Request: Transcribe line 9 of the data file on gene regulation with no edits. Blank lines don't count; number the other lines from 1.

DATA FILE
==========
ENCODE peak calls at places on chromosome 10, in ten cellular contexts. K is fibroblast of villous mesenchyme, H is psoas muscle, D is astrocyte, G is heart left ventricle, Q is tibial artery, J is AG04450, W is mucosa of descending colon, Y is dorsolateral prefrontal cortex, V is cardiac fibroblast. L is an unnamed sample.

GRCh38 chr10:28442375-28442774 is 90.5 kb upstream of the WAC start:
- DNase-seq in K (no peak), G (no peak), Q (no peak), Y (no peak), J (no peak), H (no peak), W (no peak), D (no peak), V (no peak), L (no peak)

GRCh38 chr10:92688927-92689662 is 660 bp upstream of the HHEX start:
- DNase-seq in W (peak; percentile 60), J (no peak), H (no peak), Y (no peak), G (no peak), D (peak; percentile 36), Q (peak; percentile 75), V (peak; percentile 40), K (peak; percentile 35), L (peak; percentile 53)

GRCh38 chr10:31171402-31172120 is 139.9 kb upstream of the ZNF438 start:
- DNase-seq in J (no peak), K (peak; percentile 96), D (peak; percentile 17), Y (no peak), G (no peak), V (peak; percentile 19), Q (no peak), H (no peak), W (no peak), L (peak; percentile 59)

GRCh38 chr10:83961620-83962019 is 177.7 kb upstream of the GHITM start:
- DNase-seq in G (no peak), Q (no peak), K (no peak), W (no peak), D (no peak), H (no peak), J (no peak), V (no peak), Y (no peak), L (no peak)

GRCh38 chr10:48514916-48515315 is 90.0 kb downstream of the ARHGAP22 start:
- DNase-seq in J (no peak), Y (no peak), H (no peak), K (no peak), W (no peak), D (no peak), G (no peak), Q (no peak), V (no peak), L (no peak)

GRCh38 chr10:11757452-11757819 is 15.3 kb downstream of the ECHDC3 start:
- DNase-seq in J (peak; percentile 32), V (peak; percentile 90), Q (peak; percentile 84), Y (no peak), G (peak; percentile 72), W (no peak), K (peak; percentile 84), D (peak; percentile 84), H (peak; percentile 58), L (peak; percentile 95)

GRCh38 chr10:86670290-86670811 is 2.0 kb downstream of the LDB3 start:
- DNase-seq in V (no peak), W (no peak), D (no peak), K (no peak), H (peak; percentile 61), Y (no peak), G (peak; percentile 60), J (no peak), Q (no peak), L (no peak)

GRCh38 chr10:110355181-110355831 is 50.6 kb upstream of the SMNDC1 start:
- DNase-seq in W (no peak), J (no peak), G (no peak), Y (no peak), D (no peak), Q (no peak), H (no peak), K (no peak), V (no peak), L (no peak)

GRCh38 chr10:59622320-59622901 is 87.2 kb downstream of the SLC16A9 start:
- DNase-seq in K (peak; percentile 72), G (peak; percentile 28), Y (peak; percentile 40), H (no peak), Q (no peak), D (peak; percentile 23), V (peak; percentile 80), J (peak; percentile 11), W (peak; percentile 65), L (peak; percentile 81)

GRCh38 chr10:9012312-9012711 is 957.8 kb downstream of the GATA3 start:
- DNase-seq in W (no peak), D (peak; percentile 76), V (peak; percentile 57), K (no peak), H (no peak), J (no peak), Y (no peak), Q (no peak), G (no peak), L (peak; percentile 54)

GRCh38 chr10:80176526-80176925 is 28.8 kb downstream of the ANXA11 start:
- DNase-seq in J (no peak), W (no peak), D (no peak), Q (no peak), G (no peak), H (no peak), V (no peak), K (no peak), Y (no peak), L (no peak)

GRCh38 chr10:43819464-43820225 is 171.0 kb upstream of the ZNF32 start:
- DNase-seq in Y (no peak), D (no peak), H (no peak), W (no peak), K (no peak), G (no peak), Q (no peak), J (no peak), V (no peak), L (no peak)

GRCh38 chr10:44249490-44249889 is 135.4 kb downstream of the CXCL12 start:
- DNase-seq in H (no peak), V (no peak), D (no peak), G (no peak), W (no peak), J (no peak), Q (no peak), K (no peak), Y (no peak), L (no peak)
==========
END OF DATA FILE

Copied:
- DNase-seq in G (no peak), Q (no peak), K (no peak), W (no peak), D (no peak), H (no peak), J (no peak), V (no peak), Y (no peak), L (no peak)